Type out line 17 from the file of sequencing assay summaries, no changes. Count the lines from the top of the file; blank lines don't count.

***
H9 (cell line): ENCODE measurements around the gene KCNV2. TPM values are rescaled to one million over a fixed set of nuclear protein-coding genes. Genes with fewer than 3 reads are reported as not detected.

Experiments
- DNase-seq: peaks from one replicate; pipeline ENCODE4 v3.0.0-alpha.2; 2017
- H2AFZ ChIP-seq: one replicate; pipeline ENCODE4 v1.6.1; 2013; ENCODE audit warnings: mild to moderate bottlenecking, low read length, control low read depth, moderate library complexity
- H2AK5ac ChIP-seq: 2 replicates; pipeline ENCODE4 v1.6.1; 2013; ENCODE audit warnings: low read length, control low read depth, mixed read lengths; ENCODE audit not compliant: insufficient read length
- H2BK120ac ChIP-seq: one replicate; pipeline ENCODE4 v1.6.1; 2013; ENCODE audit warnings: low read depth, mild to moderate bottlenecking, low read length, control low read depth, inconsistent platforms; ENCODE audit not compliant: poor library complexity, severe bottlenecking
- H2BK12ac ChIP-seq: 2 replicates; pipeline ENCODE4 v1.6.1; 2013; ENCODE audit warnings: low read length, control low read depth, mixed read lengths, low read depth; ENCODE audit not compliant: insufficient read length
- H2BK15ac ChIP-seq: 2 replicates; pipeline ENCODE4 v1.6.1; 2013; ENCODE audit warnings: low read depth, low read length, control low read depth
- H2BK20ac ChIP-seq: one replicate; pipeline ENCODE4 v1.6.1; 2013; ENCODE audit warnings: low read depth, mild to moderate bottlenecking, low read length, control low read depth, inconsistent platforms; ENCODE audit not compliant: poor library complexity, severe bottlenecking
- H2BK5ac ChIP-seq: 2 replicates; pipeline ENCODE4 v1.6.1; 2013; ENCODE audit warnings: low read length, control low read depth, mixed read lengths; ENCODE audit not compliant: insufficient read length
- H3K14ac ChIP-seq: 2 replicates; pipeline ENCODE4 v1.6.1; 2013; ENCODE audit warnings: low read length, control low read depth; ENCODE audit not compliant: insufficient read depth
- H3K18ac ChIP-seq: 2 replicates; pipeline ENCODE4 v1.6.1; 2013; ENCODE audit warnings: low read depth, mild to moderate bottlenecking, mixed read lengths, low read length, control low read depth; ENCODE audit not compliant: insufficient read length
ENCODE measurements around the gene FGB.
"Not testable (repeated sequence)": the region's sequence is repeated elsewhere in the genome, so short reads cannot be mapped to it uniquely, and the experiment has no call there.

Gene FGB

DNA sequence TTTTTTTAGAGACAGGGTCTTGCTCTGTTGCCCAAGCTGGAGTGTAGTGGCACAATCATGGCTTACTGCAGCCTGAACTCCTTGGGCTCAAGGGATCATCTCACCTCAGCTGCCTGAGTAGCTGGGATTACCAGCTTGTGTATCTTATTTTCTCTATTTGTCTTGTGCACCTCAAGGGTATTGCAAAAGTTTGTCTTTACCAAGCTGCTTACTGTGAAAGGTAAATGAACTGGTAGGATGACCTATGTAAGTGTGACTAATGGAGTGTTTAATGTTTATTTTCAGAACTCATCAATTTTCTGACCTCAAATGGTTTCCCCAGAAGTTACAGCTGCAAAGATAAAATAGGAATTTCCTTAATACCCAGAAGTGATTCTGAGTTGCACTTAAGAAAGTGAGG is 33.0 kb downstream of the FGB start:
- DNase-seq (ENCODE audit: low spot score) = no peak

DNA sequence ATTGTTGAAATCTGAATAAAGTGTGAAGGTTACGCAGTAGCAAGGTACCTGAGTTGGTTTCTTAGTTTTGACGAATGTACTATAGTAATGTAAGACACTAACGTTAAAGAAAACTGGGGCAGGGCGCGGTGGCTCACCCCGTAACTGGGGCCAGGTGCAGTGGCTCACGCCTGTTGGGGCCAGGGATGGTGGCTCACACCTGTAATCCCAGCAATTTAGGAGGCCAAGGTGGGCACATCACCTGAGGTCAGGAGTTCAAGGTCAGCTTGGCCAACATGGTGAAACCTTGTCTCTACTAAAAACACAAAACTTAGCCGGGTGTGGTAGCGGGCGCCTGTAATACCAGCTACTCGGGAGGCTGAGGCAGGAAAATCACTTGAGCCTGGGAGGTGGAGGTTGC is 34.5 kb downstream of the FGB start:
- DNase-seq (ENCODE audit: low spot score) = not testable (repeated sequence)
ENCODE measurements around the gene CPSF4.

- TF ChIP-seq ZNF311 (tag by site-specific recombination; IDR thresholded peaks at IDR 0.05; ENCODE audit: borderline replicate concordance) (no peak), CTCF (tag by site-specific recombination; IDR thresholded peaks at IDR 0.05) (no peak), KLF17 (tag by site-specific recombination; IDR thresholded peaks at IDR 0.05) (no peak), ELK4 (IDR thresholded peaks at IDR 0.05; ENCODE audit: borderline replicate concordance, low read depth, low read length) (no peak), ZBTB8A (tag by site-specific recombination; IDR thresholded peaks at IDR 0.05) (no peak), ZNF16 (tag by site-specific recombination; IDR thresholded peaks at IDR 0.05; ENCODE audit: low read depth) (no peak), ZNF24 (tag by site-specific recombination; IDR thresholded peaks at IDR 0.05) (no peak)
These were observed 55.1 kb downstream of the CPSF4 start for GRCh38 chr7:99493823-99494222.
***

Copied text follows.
- DNase-seq (ENCODE audit: low spot score) = no peak